• Apart from Westerhof, no cases were brought to the court's attention that supported the view that participant experts must comply with Rule 53.03 when giving evidence concerning treatment opinions.(9)
  • One of the focuses of Justice Osborne's report on the Civil Justice Reform Project, which resulted in the 2010 amendments to the rules, was litigation experts (ie, expert witnesses engaged by or on behalf of a party to provide opinion evidence in relation to a proceeding).(10) This is distinct from participant experts or non-party experts, whose evidence is relevant because of their observation of or participation in events underlying the litigation. Simmons found nothing in Osborne's report that indicated an intention to address participant experts or non-party experts.(11)
  • The use of the words "expert engaged by or on behalf of a party to provide [opinion] evidence in relation to a proceeding" in Rule 4.1.01 and Form 53 makes it clear that an expert must be "engaged by or on behalf of a party to provide [opinion] evidence in relation to the proceeding before the rule applies".(12) Simmons concluded that witnesses – albeit ones with expertise – testifying to opinions formed during their involvement in a matter do not come within this description.(13) They are not engaged by a party to form their opinions and do not form them for the purpose of the litigation.
  • Simmons was not persuaded that disclosure problems exist in relation to the opinions of participant experts and non-party experts, such that they must comply with Rule 53.03. These experts often prepare documents summarising their opinions on the matter contemporaneously with their involvement; these can be obtained as part of the discovery process. In addition, a party can seek disclosure of any opinions, notes or records of participant experts and non-party experts on which the opposing party intends to rely at trial.(14)
  • Requiring participant witnesses and non-party experts to comply with Rule 53.03 can only:
    • add to the cost of the litigation;
    • create the possibility of delay because of potential difficulties in obtaining Rule 53.03 compliant reports; and
    • add unnecessarily to the workload of persons not normally expected to write Rule 53.03-compliant reports.(15)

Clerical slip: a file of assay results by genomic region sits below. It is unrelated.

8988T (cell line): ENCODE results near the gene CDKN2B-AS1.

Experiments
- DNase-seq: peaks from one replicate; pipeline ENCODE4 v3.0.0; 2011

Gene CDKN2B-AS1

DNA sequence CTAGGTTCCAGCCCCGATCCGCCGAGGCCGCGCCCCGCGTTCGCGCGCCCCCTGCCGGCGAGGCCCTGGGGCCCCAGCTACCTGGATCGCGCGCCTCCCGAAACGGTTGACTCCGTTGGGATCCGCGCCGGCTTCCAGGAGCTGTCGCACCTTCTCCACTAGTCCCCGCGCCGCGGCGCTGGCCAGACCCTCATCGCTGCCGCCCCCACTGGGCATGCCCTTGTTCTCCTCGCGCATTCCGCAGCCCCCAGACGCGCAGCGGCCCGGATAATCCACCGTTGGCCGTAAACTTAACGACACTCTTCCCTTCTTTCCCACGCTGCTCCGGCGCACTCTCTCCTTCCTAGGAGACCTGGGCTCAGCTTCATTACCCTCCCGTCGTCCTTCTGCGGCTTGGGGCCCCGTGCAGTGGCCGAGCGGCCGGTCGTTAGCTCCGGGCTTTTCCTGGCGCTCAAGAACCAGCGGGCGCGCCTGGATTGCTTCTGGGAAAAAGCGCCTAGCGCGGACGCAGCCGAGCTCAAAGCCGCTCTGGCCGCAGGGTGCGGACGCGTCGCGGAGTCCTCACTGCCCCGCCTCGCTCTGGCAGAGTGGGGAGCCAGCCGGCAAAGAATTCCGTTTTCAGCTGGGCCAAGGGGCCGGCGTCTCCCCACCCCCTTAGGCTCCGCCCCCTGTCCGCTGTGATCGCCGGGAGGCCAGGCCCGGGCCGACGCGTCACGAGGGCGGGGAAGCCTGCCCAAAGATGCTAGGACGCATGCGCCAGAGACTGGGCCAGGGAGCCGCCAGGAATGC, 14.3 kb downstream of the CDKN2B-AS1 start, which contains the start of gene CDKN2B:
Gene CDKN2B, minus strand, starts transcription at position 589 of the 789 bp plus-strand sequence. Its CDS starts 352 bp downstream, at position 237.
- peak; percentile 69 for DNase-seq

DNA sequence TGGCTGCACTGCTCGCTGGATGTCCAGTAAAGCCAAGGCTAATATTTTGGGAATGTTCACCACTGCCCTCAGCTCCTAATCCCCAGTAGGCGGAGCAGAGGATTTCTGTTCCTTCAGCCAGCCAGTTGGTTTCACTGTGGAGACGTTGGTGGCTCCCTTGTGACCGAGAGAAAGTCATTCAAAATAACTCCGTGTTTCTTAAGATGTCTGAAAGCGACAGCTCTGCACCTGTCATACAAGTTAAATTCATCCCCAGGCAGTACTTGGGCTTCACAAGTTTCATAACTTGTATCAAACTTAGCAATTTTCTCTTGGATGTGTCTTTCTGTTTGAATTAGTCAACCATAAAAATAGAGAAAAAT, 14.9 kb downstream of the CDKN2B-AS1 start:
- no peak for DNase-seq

Westerhof provides welcome clarification by the Ontario Court of Appeal regarding which expert witnesses must comply with Rule 53.03. If the proffered expert is a litigation witness specifically retained by a party to provide opinion evidence in respect to an issue in dispute, Rule 53.03 applies. If the expert witness is a non-party expert or a participant expert (formerly referred to as a fact witness), such as a treating physician, the expert may give evidence without complying with Rule 53.03, provided that his or her testimony does not stray beyond the limits imposed by the court. Although the witnesses at issue in both Westerhof and McCallum were physicians, this decision will have broad implications outside of personal injury cases. In addition, given that the principles of expert independence are similar in many common-law jurisdictions, both within and outside Canada, this decision (together with Moore) will likely have significant impact outside Ontario.

For further information on this topic please contact Norm Emblem, Christina Porretta or Amer Pasalic at Dentons by telephone (+1 416 863 4511) or email (, or The Dentons website can be accessed at

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(1) 2015 ONCA 55.

(2) 2015 ONCA 206.

(3) Rules of Civil Procedure, RRO 1990, Reg 194, Rule 53.03.

(4) Westerhof, supra note 2 at para 17.

(5) Ibid at para 60.

(6) Ibid at para 61.

(7) Ibid at para 64.

(8) Ibid at para 73.

(9) Ibid at para 74.

(10) Civil Justice Reform Project: Summary of Findings and Recommendations (Toronto: Ontario Ministry of the Attorney General, 2007).

(11) Westerhof, supra note 2 at paras 77-79.

(12) Ibid at para 80.

(13) Ibid at para 82.

(14) Ibid at para 85.

(15) Ibid at para 86.